Atlanta property owners have a legal duty of care to people who lawfully enter their premises. Visitors who enter a property legally are referred to as invitees or licensees. The law stipulates that property owners are liable for injuries that these individuals suffer while on the owner’s premises if the owner was negligent.
Trespassers are not legally on the premises. Owners are generally not liable if you are injured on private property while trespassing.
However, there are exceptions to this rule and landowners may still be responsible for damages in certain situations. Each case is unique, so injured parties should seek counsel from a premises liability attorney to determine liability.
Property Owners’ Responsibilities
O.C.G.A 51-3-1 provides that a property owner is “liable in damages to [invitees] for injuries caused by his failure to exercise ordinary care in keeping the premises and approaches safe.” In other words, owners have a legal responsibility to ensure their property is reasonably safe (or warn people of any known present dangers) so as not to allow harm to anybody that legally enters.
Because trespassers, by definition, do not legally enter an owner’s property, the owner is exempt from having to pay for any damages if you are injured on private property while trespassing.
Exceptions to the Rule
There are numerous exceptions to the rule, though. For instance, mail persons and delivery persons are not trespassers because they have an “implied invitation” to enter the property. If such a person is injured, such as in a dog attack incident, the owner may be liable for damages.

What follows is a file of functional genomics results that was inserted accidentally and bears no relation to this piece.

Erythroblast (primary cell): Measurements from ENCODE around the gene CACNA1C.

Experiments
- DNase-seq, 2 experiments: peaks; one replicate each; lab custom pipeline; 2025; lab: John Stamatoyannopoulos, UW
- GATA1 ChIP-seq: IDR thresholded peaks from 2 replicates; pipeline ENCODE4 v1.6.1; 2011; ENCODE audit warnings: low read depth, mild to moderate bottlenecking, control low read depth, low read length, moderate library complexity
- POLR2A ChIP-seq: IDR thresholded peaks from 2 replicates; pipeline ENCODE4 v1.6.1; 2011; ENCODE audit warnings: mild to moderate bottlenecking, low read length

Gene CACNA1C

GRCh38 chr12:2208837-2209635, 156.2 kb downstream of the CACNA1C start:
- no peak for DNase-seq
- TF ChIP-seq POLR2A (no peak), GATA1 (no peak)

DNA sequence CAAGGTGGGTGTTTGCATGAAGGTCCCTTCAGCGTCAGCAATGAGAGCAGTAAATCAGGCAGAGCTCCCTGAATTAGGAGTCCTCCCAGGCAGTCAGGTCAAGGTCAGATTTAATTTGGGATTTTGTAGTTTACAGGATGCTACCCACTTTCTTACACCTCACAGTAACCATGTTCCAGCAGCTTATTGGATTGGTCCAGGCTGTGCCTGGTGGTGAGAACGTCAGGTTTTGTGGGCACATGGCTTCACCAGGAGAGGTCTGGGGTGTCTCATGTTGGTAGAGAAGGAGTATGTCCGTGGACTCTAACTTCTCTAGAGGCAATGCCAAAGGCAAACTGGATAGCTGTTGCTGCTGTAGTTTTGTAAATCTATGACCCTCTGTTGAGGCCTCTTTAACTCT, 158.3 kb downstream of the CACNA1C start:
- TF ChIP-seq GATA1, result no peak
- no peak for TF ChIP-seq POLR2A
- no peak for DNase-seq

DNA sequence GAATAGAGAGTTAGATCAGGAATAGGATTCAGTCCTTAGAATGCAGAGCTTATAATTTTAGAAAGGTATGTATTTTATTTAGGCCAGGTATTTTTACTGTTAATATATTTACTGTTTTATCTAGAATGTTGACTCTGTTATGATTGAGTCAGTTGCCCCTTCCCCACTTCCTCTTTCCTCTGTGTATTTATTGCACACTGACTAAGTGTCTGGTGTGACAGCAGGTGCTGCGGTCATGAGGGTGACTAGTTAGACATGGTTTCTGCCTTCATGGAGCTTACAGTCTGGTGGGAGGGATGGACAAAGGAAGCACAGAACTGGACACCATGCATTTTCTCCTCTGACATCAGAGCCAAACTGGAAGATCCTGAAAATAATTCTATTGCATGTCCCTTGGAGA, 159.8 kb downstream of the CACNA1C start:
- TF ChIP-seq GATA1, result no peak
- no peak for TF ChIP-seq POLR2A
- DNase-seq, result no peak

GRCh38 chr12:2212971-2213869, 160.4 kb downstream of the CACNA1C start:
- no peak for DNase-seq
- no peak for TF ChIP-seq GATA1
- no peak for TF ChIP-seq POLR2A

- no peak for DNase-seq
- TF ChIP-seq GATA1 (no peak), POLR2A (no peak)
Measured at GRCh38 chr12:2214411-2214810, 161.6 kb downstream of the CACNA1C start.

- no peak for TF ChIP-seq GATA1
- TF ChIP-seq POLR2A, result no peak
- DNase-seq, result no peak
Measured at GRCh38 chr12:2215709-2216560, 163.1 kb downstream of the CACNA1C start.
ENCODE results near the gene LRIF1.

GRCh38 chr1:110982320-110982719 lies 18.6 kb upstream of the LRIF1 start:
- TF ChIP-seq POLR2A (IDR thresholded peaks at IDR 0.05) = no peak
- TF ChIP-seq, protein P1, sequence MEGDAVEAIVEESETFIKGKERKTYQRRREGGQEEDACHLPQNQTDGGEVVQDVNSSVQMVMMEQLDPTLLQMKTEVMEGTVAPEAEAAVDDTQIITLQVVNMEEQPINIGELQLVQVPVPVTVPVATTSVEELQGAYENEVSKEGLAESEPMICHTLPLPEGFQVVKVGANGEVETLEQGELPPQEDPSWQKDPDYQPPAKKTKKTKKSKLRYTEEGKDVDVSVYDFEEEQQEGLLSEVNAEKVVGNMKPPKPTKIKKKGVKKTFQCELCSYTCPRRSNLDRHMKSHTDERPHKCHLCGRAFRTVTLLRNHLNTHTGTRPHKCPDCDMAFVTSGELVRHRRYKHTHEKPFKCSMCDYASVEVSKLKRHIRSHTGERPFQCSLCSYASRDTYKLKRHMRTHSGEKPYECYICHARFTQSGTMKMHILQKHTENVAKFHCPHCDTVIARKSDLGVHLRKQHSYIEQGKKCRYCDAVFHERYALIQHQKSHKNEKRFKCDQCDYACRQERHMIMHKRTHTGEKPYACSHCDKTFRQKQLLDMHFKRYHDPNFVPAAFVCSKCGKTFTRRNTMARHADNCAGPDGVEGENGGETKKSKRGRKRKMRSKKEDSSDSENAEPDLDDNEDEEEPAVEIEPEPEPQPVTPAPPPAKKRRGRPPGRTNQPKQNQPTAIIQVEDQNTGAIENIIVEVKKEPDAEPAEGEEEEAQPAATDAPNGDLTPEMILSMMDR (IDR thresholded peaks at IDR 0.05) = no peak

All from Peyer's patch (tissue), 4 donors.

If the property owner is aware of trespassers, he or she may have a legal duty to avoid creating hazards. Further, property owners should warn of hazards like an electric fence and cannot intentionally take actions that could cause harm to a trespasser.
Children trespassers are another exception. Young children who enter a property may not be considered trespassers, even if they were not invited. This rule is referred to as the Attractive Nuisance Doctrine.
Because children are not fully capable of recognizing dangers, the property owners have a responsibility to ensure there are no serious hazards that children can come across should they enter the property, such as unguarded swimming pools. This still applies even if the children have no legal right to be on the property.
There are several other exceptions to the rule, as well. If you or your child were injured while trespassing on another person’s private property, speak to a lawyer to determine whether or not you can recover damages, and how to best go about pursuing your claim.
Proving a Premises Liability Claim if Injured on Private Property
In order to successfully bring a premises liability claim, it must first be established that you or your child do not fit the definition of a trespasser as per Georgia state law. After that’s been accomplished, the following elements must exist in order to win your claim.
- Neglect: The property owner allowed a dangerous condition to exist and failed to exercise care to amend or eliminate the hazard, or to warn the about the dangers. If the property owner was not aware of the hazard, you must prove he reasonably should have been aware of it.
- Lack of knowledge: The injured party must not have been fully aware of the dangerous condition.
- Actual injury: There must be actual, verifiable injuries sustained.
Were you injured on private property? Call a Premises Liability Lawyer
If you or your child were injured on another person’s property and you didn’t have an explicit invitation to be there, you might still be able to file a claim for compensation, depending upon the circumstances.
To discuss your case with a lawyer in Atlanta, call Jason Schultz for a consultation. Contact us today at 404-474-0804 to schedule your free case evaluation and learn about what options you may have.